One of the groups even brain stormed a few separate options — including the addition of a second, two-court gym connected to Ravenscroft to serve as a storm shelter and a separate storm shelter to be installed near Brooks Trade Center. Additionally, that group pushed for the addition of a new science wing at the high school not to double as a storm shelter.
While there was some question about the prioritization of the science wing going into Monday's work session, that expanded idea did gain some support — especially as superintendent Deb Hamm noted that is an area that has been "woefully" under-supported in the past.
"If we don't expand the science wing," said board vice president Carol Sue Stayrook Hobbs, "... we limit what they can teach in the classroom."
Middle school renovation ideas were more in sync, as the various groups were in support of plans for Chisholm and at least one addition at Santa Fe — though there was some uncertainty in regards to the latter. Among the elementary school options, most groups were in favor of all of the renovations to the various buildings though there was a prevailing thought that the future of Walton would need to be decided before any action is taken in regards to that building.
Final estimates for all the work approved by the various groups ranged in price from $37 million to $44 million, though some more information was requested by the board and vision team on certain items (namely renovations to Santa Fe 5/6 Center). With a deadline looming, the idea of an additional meeting was brought up to give the group some more time. Given the differing opinions on work at the high school, the idea was also brought up to hold the Oct. 22 work session at NHS — and deciding from there if another meeting would be necessary.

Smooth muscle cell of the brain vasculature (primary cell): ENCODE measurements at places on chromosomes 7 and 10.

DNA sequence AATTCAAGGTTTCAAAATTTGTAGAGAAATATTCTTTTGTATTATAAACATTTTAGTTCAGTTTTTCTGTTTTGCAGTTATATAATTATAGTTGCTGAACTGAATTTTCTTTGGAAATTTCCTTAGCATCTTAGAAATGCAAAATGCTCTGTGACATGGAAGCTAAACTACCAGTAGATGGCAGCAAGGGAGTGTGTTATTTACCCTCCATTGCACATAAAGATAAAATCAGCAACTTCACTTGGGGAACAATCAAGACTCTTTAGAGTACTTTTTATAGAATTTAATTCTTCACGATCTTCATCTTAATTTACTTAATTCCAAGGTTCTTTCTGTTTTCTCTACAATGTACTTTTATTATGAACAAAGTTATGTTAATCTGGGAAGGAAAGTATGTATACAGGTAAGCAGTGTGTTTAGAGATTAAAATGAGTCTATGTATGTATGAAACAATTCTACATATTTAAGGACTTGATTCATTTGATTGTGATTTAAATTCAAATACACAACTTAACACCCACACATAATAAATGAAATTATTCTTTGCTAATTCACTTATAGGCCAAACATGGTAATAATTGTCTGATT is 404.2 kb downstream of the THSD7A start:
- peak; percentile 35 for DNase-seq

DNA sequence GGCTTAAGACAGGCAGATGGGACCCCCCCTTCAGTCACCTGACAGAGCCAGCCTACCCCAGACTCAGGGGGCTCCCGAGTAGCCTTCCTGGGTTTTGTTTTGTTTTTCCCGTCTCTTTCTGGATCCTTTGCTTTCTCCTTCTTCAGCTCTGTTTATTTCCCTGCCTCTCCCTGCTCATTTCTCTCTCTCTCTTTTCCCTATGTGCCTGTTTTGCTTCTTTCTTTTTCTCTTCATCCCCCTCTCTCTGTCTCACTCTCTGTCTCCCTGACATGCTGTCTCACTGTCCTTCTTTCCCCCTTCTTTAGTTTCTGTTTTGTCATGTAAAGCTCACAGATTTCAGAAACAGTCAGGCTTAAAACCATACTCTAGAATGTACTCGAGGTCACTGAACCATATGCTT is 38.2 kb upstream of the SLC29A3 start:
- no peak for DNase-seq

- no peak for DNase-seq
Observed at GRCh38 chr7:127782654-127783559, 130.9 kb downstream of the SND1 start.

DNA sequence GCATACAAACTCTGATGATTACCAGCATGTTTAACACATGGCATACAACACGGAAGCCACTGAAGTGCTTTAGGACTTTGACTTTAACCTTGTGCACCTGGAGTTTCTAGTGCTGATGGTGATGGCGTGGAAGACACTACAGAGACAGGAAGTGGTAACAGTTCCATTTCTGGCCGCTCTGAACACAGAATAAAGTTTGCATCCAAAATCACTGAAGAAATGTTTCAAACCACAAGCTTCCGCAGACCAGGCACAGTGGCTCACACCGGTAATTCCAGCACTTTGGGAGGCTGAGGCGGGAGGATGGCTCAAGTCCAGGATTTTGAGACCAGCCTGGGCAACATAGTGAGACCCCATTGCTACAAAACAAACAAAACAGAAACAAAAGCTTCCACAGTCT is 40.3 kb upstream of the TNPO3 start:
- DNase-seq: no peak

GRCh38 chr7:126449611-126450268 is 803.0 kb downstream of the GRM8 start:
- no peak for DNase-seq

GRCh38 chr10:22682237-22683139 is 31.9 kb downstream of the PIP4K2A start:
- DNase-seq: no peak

"I suggest that we have our next meeting at the high school because there's a lot of things that we talk about, but no one actually looks at," said board member Jennifer Budde. "It's the biggest portion of this bond; I think people need to see it."
In other business, the Newton BOE:
Heard a presentation from South Breeze Elementary kindergarten teachers Ashley Best, Lexie Pauls and Cindy Perkins on the bins of activities being implemented in the classroom to teach fine motor skills.
Approved the consent agenda, including payment of bills, the personnel report, treasurer's report and refinishing of the gym floor at Newton High School.
Approved South Breeze Elementary's mascot change from the roadrunner to the steam engine, rebranding as the South Breeze Steamers.
Approved issuing the director contracts as presented.
Received an $8,100 check from the Newton Rotary Club (from member Pam Stevens), raised for the district through the Birdies Against Bullying golf tournament.
Approved gift requests from Millennium Machine & Tool ($5,000 for the NHS machining program), Northridge PTO ($1,856 for the Northridge IXL math subscription) and an anonymous donation of $250 to Harvey County Special Education for the gifted program to cover the costs of the Kansas Gifted/Talented Conference.
Was presented with professional learning surveys completed on Aug. 13 and Sept. 17 for review (as required as part of the negotiated agreement).